6-figure salary, no severance: What an FBI director has to lose

An FBI spokesperson says the bureau had no comment about retirement benefits for FBI employees, or Comey's benefits specifically.

Story highlights

  • The FBI director can qualify for the normal federal retirement plan
  • But presidential appointments aren't eligible for severance pay

Washington (CNN)James Comey's ouster from the top of the FBI sent shock waves through Washington, and left many wondering what happens next for him.

The FBI director job was a step down in pay from his previous roles as general counsel for an aerospace giant and a hedge fund, even though the role is a level III position in the executive schedule. According to the Office of Personnel Management as of 2017, that should have an annual salary of $172,100.
FBI spokesperson Susan McKee said the bureau had no comment about retirement benefits for FBI employees, or Comey's benefits specifically.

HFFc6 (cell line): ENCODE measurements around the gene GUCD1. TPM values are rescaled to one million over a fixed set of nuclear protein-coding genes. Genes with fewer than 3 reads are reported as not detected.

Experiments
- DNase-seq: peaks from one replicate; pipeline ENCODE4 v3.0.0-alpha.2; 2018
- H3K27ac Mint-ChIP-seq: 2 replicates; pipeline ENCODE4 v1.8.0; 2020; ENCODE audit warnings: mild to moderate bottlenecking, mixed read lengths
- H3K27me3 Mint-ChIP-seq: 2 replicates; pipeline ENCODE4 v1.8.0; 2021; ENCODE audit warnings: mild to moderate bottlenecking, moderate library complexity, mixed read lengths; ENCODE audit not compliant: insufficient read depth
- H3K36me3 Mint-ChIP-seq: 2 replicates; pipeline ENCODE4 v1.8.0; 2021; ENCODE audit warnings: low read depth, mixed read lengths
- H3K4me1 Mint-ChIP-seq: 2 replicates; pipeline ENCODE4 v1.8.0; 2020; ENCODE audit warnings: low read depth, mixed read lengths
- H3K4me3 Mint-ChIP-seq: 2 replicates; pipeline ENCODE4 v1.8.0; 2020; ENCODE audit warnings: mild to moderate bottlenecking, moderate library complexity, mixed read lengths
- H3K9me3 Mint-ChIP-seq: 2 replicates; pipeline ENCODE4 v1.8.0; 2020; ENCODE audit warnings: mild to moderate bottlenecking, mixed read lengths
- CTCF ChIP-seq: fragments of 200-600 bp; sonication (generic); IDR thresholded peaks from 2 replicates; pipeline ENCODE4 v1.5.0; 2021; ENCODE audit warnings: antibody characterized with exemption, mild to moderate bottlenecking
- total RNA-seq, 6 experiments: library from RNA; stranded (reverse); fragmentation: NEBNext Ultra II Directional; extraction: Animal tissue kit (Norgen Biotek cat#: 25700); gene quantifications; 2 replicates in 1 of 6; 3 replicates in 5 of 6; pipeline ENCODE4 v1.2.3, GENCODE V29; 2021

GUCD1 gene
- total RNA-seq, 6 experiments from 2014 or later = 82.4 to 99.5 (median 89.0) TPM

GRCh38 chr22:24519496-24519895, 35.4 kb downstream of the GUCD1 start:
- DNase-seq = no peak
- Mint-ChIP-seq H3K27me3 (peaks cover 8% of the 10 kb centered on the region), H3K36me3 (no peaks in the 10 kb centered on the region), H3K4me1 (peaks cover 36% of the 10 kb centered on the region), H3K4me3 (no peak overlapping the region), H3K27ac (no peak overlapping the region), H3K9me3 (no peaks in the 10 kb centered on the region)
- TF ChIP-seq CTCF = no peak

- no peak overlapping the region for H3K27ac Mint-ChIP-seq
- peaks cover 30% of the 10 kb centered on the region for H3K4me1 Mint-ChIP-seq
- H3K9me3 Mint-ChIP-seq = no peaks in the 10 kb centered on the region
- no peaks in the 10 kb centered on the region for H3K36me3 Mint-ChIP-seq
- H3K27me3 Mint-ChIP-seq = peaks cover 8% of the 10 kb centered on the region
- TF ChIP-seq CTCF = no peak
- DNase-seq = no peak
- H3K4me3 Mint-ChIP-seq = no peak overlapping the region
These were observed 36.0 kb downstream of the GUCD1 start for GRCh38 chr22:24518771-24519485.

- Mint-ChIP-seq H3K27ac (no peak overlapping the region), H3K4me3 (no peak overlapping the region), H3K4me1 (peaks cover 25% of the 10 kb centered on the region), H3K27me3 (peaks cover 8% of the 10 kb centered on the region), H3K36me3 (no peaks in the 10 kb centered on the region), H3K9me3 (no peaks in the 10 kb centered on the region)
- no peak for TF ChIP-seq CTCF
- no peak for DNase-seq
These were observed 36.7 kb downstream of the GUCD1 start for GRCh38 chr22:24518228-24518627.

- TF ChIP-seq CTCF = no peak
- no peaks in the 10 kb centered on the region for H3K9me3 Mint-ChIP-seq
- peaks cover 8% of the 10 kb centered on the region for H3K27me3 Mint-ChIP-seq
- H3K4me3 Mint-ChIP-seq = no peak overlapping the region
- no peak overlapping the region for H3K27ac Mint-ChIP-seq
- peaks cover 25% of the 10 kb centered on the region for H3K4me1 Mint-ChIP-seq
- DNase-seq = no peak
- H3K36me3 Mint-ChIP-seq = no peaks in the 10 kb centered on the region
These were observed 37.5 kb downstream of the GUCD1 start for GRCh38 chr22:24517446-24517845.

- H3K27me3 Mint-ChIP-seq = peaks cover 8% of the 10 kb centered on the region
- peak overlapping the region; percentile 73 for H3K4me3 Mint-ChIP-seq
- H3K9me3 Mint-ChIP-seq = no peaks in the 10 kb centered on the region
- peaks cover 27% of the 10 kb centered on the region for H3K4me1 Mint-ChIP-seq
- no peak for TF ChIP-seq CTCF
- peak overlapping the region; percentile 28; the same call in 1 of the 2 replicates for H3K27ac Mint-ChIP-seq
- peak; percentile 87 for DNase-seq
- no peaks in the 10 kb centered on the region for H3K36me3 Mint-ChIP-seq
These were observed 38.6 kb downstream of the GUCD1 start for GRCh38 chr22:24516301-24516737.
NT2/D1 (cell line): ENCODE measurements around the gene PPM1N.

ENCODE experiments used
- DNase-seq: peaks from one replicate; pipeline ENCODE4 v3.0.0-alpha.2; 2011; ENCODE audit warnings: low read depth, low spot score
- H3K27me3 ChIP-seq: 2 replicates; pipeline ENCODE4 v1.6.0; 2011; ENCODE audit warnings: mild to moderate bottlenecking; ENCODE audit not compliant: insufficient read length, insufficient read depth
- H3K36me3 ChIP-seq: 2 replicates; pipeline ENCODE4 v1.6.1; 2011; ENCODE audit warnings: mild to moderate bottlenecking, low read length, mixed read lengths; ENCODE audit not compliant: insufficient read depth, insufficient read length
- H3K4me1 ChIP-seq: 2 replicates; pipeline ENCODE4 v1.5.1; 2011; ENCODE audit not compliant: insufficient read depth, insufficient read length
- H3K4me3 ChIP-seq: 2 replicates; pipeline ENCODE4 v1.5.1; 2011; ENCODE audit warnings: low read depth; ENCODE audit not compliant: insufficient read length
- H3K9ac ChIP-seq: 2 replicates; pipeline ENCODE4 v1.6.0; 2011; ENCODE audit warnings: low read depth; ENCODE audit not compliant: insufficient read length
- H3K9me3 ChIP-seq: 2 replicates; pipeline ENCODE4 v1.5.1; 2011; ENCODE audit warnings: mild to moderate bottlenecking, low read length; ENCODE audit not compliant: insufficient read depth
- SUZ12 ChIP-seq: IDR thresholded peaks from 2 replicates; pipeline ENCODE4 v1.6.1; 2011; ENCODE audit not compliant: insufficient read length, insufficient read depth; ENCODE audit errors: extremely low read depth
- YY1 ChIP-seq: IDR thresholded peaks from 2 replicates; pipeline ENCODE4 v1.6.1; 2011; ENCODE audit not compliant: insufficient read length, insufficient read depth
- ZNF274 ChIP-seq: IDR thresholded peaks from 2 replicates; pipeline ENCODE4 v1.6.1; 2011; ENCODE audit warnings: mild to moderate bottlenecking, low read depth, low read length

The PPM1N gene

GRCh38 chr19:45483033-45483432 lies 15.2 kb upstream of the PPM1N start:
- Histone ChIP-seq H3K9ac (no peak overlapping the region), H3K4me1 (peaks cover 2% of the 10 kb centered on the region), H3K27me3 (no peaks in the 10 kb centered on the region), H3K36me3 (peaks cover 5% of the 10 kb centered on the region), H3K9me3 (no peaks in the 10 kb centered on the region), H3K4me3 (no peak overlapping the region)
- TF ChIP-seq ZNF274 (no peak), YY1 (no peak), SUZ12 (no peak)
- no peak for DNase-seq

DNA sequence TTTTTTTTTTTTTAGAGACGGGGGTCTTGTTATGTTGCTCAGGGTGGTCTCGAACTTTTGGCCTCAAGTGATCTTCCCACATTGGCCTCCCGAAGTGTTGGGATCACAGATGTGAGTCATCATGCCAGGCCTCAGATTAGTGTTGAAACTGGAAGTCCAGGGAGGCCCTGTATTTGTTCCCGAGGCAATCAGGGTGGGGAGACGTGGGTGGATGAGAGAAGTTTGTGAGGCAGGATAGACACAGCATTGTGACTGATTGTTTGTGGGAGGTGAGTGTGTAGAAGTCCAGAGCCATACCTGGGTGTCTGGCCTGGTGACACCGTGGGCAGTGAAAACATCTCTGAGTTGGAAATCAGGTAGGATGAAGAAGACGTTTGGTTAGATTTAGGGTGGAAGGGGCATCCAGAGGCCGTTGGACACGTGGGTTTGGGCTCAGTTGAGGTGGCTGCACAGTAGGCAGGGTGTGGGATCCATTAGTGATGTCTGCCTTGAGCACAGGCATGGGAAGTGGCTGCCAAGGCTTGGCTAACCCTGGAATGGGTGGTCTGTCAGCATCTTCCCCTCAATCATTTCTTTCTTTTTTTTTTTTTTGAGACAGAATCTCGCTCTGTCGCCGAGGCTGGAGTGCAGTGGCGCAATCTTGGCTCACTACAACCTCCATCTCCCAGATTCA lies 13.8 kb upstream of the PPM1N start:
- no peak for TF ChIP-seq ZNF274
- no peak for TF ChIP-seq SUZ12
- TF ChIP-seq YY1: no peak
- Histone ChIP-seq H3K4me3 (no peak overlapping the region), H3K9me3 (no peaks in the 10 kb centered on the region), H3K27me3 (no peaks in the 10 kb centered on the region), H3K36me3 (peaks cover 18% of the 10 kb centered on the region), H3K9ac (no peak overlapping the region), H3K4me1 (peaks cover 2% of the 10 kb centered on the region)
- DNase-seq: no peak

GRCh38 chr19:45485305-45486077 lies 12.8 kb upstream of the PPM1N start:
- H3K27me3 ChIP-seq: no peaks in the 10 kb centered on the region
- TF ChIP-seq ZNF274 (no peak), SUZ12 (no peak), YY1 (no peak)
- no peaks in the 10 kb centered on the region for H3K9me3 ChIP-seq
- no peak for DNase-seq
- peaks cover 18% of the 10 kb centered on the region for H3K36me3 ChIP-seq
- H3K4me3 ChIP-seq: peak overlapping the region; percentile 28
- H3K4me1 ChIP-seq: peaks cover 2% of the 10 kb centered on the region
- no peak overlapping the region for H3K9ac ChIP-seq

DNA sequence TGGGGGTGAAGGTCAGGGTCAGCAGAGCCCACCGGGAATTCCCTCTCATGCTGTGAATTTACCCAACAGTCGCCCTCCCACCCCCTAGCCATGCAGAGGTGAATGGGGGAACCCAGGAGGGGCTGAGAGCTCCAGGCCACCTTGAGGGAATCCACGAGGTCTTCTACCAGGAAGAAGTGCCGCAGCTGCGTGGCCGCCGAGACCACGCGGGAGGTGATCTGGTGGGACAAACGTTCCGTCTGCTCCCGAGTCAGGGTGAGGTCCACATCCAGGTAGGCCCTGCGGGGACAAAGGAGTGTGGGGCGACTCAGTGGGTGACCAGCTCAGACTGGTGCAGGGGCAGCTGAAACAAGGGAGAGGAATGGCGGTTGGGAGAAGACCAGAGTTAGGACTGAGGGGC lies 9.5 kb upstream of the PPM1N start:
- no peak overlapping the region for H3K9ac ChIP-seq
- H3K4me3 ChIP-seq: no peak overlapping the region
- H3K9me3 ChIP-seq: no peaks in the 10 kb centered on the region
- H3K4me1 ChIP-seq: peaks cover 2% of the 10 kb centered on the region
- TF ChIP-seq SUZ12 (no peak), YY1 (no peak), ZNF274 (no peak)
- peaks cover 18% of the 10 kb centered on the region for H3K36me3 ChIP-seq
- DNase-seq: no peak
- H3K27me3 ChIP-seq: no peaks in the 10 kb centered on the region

But unlike other federal employees, it doesn't appear that Comey has any severance package coming his way.
The president appoints the FBI director for a typical 10-year term, and the Office of Personnel Management says presidential appointments aren't eligible for severance pay. As far as a pension goes, the FBI director, like other federal employees, can qualify for the Federal Employees Retirement System.
John Grobe, a retired federal benefits manager and president of Federal Career Experts, said Comey's firing "should not affect anything with regard to a pension" under the Federal Employees Retirement System.
Comey submitted financial documents in 2013 when the Senate was considering him for the job. Those documents showed he had a net worth of more than $11 million. He also said he'd get a payout from the massive hedge fund Bridgewater Associates of more than $3 million if he became FBI director.
Comey was the company's general counsel for more than two years in addition to five years as general counsel for the defense industry giant Lockheed Martin.